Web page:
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London coffee shop under fire for discrimination


London coffee shop under fire for discrimination

London coffee shop under fire for discrimination

F*ckoffee, an East London coffee shop, has been recently accused of fatphobia. 

The shop located on Bethnal Green Road displayed a sign on a bench that read “sorry no fatties”.

Dozens of people expressed their outrage online after Luisa-Christie, 31, shared pictures of the now-removed sign outside the cafe. 

In a thread she wrote: “Hi @F*ckoffee_HQ wtf is this? Just got sent this by a friend & before you defend [it] as “dark humour” it’s not – it’s fatphobia.”

“If the bench isn’t strong to be sat on then don’t put it outside your coffee shop, or alternatively make it strong so anyone / multiple people can sit…”

Saliha Mahmood Ahmed, the winner of Masterchef UK 2017, responded to the original tweet and wrote: “Can non reiterate how damaging this is. Obesity is a highly complex, multi-faceted issue, fat-shaming is UNACCEPTABLE!”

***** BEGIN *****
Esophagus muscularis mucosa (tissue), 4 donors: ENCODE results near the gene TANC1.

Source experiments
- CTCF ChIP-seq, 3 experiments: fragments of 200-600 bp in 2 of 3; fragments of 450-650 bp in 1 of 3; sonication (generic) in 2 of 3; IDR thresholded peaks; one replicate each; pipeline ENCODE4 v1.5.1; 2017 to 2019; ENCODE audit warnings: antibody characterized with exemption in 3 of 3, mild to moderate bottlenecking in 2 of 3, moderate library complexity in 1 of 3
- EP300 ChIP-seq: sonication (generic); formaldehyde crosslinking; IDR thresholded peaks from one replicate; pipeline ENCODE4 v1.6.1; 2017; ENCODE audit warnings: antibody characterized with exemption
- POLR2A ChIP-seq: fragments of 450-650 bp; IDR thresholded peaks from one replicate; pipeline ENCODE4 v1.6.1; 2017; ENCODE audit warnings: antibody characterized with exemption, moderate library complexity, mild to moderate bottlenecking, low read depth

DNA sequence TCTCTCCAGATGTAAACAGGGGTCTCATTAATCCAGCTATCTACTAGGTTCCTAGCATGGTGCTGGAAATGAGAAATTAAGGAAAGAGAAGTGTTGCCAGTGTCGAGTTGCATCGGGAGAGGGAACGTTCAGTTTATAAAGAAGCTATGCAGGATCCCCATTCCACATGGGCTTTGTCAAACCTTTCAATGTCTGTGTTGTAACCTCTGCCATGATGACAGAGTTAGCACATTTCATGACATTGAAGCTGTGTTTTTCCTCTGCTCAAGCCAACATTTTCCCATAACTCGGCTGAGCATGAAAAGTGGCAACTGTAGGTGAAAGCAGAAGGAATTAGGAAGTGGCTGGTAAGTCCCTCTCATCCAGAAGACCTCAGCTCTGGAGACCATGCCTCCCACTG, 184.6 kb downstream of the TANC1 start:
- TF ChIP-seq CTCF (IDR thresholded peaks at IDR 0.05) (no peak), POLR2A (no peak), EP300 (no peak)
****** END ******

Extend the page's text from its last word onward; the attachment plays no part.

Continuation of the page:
However, others didn’t find the sign offensive. One Twitter user wrote: “I’m fat, I thought this was hilarious.”

The latest claim of discrimination follows a long list of alleged racist and misogynistic posts and comments by the company.

These include a sign outside the shop that read: ‘This is the longest that something made in China has ever lasted’.

Photo: The above image is a screenshot showing an image someone took of the sign outside the caffe.

The shop has continuously defended its posts as ‘jokes’.

However, it has apologised for some of its previous controversial signs and posts.

Award-winning journalist and the UK’s first Race Correspondent, Nadine White, shared her disapproval online.

As I’ve said before: some of these uptown coffee shops are, rightly, seen as hostile environments by Black people I know,” she wrote.

Writer and presenter, Chanté Joseph, posted an Instagram reel urging people not to visit the ‘racist, fatphobic, tired, lackluster, unoriginal, boring, organic cafe’.

A former employee told the Metro: “There’s rainbow flags outside and inside the shop – it’s attractive for queer people but it’s a marketing thing. 

“He [the owner] knows there are lots of queer people in east London. But the signs they have put up are very offensive.

Many people have criticised the company for being run by a cis-gender white male, whilst posting racist and inflammatory content online and in-store.

By Mohammed Shaakir

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